Please help me. What should i do in this case?

    • Good morning.

      Thank you for your question about dimming 0-10volt LED Osram Strips.

      Please start out by reading my blog post about the difference between Sinking and Sourcing 0-10 volt. The website link: https://knightsoundandlighting.com/2015/05/08/what-is-the-difference-between-sinking-and-sourcing-with-0-10-volt-control-systems/

      This should help to explain how your 0-10 volt LED fixtures operate. You have sinking fixtures, not source (by the way).

      Typically, flickering on a 0-10 volt LED fixture occurs when there is a grounding issue. This can be caused by either the LED lighting fixture or the LED 0-10 volt dimmer. Remember (I know you read the article above), the LED 0-10 volt dimmer is not actually dimming the light fixture, instead it is grounding the 0-10 volt leads to a certain voltage, which causes the LED 0-10 volt driver on the fixture to go to a certain light level.

      If you were close to me, this is what I would try.

      1) Test the 0-10 volt control of the lighting fixtures by disconnecting the 0-10 volt leads from the dimmer. Hold them apart, light should go to 100 percent. Hold the 0-10 volt leads together (wire nut) and the light should go to its dimmest level. If it did not OR the flickering continues, then the problem is with the fixture. Replace the fixture or check your wiring.

      2) If Item 1 tests normal, then try another 0-10 volt controller and see if you get the same result. If you don’t then the issue is with the 0-10 volt controller.

      3) If you get the same result, then the 0-10 volt LED driver on the fixture is probably a “non-isolated driver” which can cause serious issues. Please read the following document for additional information: http://www.pathwayconnect.com/images/stories/support/Pathway_Bulletin_14_9_4-1%20eDIN%201004.pdf.

      4) The final thought is heat. LED lighting fixtures do not produce heat, but their drivers and/or transformers due produce heat. Heat is generated when the lighting fixture is dimmed and typically not when the light is at full intensity. This issue can be tested with Item 1 listed above.

      Please try these recommendations and let us know if we can be of further help.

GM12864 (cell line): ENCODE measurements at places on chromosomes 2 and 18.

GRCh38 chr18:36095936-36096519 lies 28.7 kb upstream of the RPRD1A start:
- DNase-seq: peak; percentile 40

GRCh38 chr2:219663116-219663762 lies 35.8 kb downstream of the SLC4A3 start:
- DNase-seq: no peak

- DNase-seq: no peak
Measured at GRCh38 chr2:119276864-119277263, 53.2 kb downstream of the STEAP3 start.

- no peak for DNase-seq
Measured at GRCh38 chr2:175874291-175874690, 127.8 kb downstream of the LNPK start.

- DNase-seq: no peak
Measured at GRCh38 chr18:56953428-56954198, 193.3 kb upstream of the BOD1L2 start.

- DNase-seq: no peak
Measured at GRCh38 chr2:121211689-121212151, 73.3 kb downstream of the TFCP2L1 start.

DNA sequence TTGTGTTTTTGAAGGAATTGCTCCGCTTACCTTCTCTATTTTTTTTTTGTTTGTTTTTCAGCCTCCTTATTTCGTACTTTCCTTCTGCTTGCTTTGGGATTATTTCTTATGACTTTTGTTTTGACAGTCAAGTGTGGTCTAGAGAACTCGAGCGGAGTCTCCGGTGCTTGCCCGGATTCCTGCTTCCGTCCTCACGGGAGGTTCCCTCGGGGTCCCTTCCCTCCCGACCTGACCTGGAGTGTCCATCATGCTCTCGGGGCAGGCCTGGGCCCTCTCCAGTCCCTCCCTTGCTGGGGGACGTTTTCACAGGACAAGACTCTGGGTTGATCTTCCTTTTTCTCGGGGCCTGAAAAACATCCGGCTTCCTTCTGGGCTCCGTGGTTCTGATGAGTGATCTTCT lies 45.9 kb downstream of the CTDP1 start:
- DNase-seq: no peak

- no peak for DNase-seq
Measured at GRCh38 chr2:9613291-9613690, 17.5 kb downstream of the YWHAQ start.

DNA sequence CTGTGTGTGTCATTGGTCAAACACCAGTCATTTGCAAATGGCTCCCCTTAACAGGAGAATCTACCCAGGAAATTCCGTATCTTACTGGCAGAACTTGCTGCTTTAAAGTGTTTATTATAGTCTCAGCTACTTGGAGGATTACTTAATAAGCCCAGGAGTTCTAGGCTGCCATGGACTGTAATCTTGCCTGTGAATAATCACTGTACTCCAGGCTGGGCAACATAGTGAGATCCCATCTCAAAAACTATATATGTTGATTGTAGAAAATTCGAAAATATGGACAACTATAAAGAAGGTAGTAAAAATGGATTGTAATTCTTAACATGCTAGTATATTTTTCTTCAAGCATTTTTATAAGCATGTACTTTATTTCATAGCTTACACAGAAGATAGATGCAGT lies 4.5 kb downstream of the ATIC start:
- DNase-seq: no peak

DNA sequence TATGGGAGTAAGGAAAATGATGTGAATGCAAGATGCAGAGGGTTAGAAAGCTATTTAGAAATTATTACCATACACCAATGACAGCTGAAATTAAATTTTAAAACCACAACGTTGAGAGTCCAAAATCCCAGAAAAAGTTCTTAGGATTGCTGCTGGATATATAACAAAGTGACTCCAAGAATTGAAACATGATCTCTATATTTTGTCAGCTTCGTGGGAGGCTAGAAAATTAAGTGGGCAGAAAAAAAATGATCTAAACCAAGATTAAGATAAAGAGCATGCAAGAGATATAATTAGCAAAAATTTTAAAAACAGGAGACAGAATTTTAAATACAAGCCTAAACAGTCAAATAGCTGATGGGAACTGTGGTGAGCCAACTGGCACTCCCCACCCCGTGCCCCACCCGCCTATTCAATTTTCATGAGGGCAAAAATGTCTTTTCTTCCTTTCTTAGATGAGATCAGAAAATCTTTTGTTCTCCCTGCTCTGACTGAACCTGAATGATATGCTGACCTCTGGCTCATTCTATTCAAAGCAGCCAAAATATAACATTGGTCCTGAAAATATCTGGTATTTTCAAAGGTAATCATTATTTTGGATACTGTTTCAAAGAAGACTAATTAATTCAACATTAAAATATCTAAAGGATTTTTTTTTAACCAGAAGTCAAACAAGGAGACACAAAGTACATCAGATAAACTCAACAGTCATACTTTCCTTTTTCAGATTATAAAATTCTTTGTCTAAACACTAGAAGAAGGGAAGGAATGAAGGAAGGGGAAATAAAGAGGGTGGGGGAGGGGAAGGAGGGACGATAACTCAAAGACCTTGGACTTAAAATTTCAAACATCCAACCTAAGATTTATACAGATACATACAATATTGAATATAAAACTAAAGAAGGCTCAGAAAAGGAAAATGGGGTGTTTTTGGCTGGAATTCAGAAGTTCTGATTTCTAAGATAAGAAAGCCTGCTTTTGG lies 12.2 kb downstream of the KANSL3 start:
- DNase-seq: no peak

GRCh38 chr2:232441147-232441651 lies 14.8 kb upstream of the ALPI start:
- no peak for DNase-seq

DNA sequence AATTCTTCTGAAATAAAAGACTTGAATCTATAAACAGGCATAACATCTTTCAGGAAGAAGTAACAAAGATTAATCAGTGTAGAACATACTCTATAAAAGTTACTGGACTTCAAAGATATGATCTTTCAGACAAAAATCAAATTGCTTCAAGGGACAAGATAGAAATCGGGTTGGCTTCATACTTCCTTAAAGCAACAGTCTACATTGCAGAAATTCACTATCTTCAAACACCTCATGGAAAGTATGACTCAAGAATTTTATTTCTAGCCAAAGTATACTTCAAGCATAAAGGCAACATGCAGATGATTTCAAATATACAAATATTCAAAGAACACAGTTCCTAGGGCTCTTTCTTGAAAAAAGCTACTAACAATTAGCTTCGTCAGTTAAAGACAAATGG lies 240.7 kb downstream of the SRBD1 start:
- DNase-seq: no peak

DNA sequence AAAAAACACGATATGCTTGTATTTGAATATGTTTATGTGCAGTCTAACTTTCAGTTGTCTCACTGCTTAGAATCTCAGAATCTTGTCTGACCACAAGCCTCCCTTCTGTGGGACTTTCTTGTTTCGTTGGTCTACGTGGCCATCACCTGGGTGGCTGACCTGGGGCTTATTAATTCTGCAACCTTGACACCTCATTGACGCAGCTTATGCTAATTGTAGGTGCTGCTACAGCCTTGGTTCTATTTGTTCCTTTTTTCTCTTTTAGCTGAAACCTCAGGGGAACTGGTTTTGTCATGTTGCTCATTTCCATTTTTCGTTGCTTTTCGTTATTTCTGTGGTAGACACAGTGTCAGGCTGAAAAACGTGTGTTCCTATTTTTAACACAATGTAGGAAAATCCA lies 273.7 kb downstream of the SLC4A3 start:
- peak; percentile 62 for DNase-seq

Thank you.

      Mark Knight

  6. I’ve recently installed 3 separate sets of LED lights in my home. I’m updating my 1970’s era ranch and the LED lights are an expensive but attractive option. The problem is that all three sets flicker when dimmed. I’ve carefully selected the dimmer switches to avoid this specific issue without any success. Yesterday I split one of the sets of lights off of their existing circuit and put them on their own breaker, yet after the lights remained on for several hours they began to flicker. Any help/suggestions would be greatly appreciated. One set of lights are so bad that we cannot use them.

    • Brian,

      Good evening.

      If I am reading your post correctly, your new LED lights begin to “flicker” even if they are on just a breaker and not through a dimmer at all. Is this correct?

      If the statement above is correct, then the problem is a heat related problem. Although the LED itself does not produce any heat, there is an LED Driver and Transformer, which do produce heat. If the LED Driver becomes too hot, the LED Driver will cause the LEDs to flicker.

      Are the new LED lights in an enclosed space? If so, then the heat buildup is causing your issue and you will need to alleviate this heat by creating holes or air movement above the LEDs to allow the heat to escape and move away from the LED Driver.

      If I misunderstood your post about the LED lights being put on a breaker and not a dimmer switch, please let me know.

      However, the first thing to do in this case is to have the LEDs not flicker without any dimming installed at all.

      Thank you and have a wonderful day.


  7. Hi Mark. Sorry if I mislead you in my post. All three sets of LED lights are on dimmer switches. When I say “sets” I’m referring to can lights in the kitchen ceiling, can lights above the fireplace, and LED ribbon lights under the kitchen cabinets. Each of the three sets are on their own dimmer, so I have three separate dimmer switches.

    When the dimmer is on full power, the flicker is gone (at least it is undetectable). I put the under-cabinet lights on their own breaker thinking that my issue was “noise” on the electric circuit but it obviously was not the solution.

  8. Just a follow-up. We returned the FEIT fixtures and replaced them with another brand. No problems now.